• Eye diseases, such as retinitis pigmentosa, retinopathy of prematurity, and vernal keratoconjunctivitis
  • Other diseases including Down syndrome, osteogenesis imperfecta, Addison’s disease, Leber’s congenital amaurosis, and Ehlers-Danlos syndrome

Although rare, a similar condition to keratoconus can develop called post-LASIK ectasia, in which the cornea starts to bulge forward at a variable time after LASIK, PRK, or SMILE corneal laser eye surgery.

Treatment

During the beginning stages of the disease, the condition is correctable with glasses or soft contact lenses. As the disease progresses, though, rigid gas permeable contact lenses or other types of lenses are usually necessary.

Based on the condition of your eyes, your eye doctor may also recommend one of the following two treatment options:

Corneal Collagen Cross-linking (PACK-CXL)

To slow the progression of the disease, your ophthalmologist may recommend a corneal collagen cross-linking procedure. This cutting-edge treatment uses a special type of ultraviolet light to stabilize and strengthen the cornea by creating new links between collagen fibers within the cornea. This then slows the changes to the shape and curvature of the cornea.

During a corneal cross-linking procedure, your doctor will first apply riboflavin (vitamin B-12) eye drops and then shine a specific type of ultraviolet light directly onto your cornea. The procedure causes new corneal collagen cross-links to develop, leading to a stiffer, stronger cornea.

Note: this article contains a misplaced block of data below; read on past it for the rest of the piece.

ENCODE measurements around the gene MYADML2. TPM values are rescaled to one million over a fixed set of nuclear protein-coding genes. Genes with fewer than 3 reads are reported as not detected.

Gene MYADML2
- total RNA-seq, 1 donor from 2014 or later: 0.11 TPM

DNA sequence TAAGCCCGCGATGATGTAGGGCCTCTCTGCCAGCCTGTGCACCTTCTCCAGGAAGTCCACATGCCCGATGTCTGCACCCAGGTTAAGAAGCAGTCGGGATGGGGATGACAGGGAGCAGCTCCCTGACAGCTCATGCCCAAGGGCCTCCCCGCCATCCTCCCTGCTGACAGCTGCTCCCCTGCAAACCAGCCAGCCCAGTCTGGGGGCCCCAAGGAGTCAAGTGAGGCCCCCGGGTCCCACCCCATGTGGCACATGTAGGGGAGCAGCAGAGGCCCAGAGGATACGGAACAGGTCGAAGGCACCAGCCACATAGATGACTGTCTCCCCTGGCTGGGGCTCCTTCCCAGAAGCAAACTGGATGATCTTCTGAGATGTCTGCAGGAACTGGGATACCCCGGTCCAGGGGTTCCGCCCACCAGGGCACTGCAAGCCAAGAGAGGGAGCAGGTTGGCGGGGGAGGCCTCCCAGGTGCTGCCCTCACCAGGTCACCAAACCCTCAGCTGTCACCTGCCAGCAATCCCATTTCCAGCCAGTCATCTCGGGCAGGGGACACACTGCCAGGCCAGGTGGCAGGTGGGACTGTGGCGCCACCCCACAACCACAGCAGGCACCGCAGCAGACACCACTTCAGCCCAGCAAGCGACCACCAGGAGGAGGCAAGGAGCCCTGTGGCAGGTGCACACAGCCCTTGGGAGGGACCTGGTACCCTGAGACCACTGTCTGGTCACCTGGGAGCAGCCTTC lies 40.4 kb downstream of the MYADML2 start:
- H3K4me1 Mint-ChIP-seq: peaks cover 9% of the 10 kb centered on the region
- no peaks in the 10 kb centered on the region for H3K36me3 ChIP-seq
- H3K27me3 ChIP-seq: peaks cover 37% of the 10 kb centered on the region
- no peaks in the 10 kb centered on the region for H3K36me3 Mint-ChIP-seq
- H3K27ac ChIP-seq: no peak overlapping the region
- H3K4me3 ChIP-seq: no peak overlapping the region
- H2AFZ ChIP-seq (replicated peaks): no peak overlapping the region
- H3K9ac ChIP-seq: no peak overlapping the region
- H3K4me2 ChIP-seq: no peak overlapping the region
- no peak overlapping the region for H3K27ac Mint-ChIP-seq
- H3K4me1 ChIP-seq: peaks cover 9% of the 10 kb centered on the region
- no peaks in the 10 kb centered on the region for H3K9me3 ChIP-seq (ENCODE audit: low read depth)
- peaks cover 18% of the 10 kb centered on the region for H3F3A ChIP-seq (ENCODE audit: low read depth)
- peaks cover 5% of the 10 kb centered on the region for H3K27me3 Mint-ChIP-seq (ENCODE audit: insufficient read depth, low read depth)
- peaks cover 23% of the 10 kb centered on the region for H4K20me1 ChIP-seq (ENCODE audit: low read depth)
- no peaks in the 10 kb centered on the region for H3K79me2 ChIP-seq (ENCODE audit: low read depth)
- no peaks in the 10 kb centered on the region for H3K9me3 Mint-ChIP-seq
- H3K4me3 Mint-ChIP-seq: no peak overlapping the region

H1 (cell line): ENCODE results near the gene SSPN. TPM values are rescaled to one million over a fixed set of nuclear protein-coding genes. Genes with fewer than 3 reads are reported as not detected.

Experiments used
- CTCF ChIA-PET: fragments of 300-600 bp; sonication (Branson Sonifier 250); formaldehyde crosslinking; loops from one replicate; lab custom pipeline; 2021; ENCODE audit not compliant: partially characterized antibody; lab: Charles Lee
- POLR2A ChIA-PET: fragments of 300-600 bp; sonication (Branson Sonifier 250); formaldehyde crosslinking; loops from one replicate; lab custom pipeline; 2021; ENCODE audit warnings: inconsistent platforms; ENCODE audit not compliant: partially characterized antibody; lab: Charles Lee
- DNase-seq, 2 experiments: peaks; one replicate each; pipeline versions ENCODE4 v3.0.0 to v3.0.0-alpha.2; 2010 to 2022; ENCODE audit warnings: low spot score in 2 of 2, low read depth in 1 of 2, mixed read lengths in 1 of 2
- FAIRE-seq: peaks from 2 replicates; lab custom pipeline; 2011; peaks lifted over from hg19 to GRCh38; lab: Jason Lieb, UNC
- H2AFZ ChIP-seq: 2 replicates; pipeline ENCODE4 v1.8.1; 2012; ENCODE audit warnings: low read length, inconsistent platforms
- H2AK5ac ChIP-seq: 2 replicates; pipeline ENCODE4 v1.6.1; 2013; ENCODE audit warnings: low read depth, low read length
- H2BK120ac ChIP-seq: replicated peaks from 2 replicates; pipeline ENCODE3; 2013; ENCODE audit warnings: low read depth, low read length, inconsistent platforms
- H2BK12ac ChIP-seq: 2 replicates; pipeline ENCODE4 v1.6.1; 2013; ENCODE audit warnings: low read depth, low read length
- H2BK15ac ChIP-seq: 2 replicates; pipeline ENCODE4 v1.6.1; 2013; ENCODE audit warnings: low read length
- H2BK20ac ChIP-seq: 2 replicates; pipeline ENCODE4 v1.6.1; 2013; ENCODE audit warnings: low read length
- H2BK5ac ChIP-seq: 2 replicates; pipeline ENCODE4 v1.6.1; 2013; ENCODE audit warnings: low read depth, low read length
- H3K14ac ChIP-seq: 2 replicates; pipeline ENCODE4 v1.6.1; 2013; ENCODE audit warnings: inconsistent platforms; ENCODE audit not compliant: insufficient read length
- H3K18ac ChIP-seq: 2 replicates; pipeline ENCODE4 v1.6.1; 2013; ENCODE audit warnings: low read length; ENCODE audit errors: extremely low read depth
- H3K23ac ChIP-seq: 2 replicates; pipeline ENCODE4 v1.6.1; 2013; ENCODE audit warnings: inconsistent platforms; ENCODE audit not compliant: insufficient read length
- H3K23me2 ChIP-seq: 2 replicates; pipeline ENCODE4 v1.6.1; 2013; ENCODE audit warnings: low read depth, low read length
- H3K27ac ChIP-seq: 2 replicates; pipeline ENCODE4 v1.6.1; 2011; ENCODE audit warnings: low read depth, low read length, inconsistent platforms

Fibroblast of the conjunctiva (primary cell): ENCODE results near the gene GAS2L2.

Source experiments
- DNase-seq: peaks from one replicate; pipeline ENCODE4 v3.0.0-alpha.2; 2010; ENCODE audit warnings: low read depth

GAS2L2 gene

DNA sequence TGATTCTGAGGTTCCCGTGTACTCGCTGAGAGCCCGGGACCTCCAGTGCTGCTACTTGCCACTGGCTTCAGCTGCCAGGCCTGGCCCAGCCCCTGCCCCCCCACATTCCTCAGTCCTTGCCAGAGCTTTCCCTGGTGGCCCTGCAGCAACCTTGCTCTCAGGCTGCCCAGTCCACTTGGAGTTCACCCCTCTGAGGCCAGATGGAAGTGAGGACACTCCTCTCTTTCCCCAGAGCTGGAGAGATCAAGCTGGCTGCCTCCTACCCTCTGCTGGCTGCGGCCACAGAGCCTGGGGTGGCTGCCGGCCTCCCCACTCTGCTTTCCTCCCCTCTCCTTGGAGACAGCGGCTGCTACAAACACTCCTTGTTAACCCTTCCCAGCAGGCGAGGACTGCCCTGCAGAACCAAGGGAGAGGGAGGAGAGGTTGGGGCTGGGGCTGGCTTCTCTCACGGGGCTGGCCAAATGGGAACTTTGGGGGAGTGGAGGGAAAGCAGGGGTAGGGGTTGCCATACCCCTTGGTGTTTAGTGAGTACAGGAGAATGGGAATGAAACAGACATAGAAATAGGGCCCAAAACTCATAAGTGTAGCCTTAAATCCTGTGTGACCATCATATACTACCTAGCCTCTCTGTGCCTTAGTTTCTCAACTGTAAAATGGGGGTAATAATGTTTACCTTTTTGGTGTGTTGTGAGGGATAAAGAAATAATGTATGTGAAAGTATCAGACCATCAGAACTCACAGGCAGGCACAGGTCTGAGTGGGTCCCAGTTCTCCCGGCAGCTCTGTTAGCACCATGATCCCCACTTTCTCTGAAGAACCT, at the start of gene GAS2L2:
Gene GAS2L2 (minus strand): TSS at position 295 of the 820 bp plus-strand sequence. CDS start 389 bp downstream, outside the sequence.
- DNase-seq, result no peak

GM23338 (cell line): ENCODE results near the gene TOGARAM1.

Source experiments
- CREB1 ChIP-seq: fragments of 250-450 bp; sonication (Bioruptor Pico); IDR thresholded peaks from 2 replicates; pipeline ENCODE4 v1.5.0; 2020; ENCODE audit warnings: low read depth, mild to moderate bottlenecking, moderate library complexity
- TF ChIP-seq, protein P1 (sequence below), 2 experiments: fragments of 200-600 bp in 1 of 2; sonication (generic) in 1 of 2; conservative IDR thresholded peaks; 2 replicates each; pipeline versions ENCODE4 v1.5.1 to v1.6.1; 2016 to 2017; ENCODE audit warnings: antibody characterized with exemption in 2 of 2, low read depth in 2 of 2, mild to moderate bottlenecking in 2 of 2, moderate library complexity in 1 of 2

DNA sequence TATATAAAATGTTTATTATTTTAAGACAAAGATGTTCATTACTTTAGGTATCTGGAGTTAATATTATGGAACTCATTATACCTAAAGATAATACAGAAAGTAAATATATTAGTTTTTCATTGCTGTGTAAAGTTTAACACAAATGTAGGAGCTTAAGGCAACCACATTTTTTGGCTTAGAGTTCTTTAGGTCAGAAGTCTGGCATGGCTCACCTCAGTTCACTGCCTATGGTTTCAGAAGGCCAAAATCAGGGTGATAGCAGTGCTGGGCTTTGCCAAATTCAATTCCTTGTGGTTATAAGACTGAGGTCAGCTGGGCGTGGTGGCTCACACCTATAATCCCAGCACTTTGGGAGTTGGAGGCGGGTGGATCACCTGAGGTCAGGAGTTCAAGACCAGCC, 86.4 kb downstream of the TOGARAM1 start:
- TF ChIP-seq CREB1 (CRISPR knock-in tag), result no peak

Corneal cross-linking is an outpatient procedure that typically lasts about an hour. Patients typically do not experience any discomfort during the procedure thanks to mild sedation and numbing anesthetic drops applied to the eyes.

Corneal Transplant (Keratopathy)

For severe or advanced cases of keratoconus, a corneal transplant may be necessary.

At Ophthalmic Consultants of the Capital Region, our corneal specialist uses a laser-assisted procedure called FLAK (femtosecond laser-assisted penetrating keratoplasty) to remove the damaged cornea and replace it with a donated cornea. The laser technology allows our specialist to create the most optimal fit with the new cornea, resulting in a faster healing of the transplant, quicker recovery of vision, and better optical quality.

Patients don’t feel any pain thanks to the use of a sedative and local anesthetic. During the procedure, your doctor will remove a button-sized disk of the abnormal or diseased corneal tissue and then the donor cornea, cut to fit, is placed in the opening. Your doctor will then use a fine thread to stitch the new cornea into place. The stitches may be removed at a later visit when you have a follow-up appointment with our specialist.

Once the cornea transplant is completed, you can expect to receive several medications including eye drops, wear an eye patch to protect your eye as it heals after surgery, and return for follow-up exams so your cornea specialist can monitor the healing progress and restoration of vision.

Most people who receive a cornea transplant will have their vision at least partially restored, although the majority of people will still need glasses or contact lenses to see clearly.